Barry Davies' face and voice are instantly recognisable to any UK sports fan. He has guided audiences through some of the most compelling and exciting moments in televised sport over the past 40 years. Here, he relives the magic of those events and reveals what was going on behind the scenes. He has broadcast at a record 10 World Cup finals, and until stepping down in 2004 he was Match of the Day's longest-serving commentator. But his expertise goes far beyond football: 10 Olympic Games, memorably crying out in the 1988 hockey final when Britain scored to win gold, 'Oh, where were the Germans - but frankly, who cares?'; and numerous Winter Olympics, sharing in Torvill and Dean's success in 1984 and heartbreak 10 years later. He is also synonymous with Wimbledon and the Boat Race. The controversies of sport are also addressed, from the Hand of God to crooked judges and professional rivalries off-screen, together with many light-hearted mishaps played out in front of millions of viewers.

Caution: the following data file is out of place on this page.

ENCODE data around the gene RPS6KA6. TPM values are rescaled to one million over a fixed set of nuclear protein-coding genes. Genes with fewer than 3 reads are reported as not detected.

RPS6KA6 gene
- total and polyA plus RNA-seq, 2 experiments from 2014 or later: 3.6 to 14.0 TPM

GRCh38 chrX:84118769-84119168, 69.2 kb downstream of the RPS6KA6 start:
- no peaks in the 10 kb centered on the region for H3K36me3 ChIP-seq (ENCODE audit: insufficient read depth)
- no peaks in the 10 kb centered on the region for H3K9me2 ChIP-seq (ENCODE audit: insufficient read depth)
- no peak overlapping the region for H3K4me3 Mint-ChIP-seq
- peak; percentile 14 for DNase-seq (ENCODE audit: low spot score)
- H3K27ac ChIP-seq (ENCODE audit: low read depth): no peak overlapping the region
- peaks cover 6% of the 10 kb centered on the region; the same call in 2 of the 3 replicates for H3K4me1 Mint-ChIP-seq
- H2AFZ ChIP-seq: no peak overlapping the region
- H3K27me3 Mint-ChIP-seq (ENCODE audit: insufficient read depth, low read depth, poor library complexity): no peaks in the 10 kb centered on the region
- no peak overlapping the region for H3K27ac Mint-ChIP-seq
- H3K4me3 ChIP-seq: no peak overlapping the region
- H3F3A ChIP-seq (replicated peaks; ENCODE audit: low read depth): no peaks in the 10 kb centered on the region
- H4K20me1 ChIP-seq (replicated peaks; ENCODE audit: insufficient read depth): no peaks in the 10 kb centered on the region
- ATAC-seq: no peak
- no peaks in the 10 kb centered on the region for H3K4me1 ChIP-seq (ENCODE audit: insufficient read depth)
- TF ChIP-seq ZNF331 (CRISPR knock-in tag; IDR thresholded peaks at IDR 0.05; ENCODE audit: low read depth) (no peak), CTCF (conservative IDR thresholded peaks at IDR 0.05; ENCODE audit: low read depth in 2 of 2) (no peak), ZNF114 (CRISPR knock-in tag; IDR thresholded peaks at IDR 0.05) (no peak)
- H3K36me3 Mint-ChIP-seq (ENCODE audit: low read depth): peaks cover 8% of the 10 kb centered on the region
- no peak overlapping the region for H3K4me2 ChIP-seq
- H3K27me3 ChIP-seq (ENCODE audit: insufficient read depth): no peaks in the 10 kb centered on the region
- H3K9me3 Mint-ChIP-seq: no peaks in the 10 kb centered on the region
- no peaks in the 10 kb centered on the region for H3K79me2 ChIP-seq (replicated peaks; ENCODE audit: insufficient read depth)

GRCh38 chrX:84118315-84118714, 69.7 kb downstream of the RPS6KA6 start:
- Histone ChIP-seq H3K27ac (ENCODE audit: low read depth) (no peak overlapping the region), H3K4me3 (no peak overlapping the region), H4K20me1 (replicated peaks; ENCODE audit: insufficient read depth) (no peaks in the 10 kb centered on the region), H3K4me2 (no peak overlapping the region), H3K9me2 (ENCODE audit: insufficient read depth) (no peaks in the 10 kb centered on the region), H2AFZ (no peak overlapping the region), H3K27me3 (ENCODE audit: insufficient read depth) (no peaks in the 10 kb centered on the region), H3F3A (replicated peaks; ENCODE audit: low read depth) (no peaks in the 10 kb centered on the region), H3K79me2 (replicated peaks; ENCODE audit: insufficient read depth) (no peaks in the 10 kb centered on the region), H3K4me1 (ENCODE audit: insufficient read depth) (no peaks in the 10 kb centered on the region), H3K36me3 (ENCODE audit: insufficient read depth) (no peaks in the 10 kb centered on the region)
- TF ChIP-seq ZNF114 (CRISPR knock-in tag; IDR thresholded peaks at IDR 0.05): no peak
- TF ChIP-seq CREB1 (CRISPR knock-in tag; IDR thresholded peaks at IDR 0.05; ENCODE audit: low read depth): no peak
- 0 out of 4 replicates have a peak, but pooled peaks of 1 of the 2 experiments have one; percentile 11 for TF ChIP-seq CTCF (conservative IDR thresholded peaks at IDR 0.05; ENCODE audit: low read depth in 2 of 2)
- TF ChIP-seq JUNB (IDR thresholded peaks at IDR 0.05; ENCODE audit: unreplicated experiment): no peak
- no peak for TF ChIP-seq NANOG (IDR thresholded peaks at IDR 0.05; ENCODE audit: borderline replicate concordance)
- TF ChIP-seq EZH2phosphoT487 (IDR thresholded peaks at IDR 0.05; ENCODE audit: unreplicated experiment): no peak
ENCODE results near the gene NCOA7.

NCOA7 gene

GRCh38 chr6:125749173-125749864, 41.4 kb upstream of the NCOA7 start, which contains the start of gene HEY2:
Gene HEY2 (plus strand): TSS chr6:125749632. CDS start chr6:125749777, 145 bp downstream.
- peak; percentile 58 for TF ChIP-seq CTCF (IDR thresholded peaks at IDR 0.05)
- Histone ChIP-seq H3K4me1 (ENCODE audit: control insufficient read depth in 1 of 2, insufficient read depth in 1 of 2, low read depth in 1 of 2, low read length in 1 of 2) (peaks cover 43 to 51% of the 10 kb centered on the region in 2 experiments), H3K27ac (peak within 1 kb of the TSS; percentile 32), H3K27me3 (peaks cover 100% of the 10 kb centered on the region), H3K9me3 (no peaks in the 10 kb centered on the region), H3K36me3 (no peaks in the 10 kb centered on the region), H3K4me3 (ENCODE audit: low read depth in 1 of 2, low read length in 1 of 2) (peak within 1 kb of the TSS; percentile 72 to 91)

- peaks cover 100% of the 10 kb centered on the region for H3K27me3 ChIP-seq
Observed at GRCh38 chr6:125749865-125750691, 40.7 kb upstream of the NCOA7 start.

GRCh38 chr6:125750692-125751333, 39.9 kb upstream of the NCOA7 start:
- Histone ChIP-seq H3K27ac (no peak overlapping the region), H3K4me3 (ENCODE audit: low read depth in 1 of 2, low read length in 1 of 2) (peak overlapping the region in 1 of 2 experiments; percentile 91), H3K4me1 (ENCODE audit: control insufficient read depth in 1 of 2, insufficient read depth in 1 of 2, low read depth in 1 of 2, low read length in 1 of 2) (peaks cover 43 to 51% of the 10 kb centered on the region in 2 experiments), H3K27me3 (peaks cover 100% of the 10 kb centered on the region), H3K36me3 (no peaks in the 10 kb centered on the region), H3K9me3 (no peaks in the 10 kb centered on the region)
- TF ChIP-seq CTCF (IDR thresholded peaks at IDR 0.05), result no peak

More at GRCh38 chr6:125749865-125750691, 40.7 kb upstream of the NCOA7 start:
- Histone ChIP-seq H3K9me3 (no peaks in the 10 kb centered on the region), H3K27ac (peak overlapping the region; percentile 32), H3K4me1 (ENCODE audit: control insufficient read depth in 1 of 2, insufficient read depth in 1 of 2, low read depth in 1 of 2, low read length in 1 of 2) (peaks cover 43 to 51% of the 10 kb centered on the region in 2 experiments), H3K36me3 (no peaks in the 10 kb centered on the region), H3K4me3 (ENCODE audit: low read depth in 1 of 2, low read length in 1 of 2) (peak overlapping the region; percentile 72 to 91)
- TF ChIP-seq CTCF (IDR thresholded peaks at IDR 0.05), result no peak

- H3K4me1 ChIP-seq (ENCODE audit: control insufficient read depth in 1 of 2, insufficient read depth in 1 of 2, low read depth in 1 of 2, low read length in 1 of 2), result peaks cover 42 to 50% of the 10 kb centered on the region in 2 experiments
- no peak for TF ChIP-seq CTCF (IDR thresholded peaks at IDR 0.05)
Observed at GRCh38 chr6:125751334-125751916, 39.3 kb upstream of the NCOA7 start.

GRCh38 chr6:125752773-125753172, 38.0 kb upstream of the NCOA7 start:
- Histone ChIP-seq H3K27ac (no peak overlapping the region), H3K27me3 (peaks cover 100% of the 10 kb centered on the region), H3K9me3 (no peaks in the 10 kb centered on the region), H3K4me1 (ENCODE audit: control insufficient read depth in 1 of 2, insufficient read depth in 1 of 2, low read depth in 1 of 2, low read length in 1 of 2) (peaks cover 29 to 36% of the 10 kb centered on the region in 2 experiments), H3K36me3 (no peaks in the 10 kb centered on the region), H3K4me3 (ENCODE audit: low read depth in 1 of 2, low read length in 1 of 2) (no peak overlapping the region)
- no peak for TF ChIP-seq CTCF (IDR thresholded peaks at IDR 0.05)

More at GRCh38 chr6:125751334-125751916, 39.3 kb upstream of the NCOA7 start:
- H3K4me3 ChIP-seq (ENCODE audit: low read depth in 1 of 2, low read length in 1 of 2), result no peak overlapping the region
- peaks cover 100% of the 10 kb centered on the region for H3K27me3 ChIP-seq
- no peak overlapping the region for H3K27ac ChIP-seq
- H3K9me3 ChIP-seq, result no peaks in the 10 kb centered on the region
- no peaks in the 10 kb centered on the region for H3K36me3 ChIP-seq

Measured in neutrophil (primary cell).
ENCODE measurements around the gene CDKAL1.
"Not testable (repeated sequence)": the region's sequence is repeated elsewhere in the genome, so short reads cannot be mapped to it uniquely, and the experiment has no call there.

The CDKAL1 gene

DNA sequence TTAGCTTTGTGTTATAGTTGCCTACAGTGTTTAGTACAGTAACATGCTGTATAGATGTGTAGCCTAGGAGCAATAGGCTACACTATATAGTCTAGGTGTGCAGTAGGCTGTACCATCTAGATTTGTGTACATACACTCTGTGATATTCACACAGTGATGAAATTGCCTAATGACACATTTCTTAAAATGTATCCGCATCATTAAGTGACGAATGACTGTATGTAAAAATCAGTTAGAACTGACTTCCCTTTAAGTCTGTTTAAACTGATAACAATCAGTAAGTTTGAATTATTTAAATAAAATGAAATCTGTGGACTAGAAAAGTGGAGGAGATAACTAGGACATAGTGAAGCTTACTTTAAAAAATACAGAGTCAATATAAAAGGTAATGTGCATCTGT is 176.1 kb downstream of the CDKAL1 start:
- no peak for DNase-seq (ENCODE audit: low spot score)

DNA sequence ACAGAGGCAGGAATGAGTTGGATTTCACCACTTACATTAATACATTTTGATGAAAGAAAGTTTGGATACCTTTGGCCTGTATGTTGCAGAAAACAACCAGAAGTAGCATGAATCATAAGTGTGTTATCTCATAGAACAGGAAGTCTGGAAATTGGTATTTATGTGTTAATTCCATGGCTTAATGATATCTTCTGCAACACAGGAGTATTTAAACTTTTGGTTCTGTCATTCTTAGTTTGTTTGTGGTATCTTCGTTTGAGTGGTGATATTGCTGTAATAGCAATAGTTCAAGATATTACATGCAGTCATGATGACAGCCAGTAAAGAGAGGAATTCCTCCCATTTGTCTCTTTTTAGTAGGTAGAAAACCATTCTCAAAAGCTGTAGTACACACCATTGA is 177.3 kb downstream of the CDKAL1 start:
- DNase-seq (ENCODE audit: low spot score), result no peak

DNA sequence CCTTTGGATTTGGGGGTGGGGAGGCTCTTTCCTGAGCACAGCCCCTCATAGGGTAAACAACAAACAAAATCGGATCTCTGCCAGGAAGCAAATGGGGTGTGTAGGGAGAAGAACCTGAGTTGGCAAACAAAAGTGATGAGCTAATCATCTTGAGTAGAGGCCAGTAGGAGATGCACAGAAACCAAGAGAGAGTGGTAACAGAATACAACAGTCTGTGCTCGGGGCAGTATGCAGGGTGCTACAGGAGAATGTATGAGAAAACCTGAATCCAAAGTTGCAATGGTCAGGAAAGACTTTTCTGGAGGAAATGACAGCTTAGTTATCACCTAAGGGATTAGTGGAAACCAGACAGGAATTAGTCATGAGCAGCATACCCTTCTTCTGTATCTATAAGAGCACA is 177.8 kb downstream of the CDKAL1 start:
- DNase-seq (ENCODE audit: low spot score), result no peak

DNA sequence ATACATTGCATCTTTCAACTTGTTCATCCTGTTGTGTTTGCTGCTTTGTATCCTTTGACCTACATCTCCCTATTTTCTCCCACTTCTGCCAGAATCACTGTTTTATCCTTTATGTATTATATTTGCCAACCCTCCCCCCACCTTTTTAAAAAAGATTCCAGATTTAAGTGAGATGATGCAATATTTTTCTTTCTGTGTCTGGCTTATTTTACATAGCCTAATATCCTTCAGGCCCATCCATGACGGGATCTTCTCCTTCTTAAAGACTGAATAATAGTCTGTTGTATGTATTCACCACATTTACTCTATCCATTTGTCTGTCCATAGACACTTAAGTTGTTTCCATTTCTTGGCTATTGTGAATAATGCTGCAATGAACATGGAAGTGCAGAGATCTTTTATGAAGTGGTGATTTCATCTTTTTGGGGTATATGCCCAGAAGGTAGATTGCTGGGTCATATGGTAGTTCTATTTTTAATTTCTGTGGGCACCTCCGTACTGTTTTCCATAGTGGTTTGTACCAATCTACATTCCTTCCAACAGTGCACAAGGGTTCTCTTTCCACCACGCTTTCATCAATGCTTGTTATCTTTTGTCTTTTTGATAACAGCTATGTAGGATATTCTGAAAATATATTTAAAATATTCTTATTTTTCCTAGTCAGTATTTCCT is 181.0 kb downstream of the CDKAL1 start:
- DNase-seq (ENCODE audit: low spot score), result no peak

Barry Davies joined BBC Radio in 1963. He then moved to ITV where he was part of the 1966 World Cup commentary team, before rejoining the BBC in 1969. He became established as one of the corporation's leading commentators on football, as well as many other sports including tennis, ice skating, gymnastics and the Boat Race.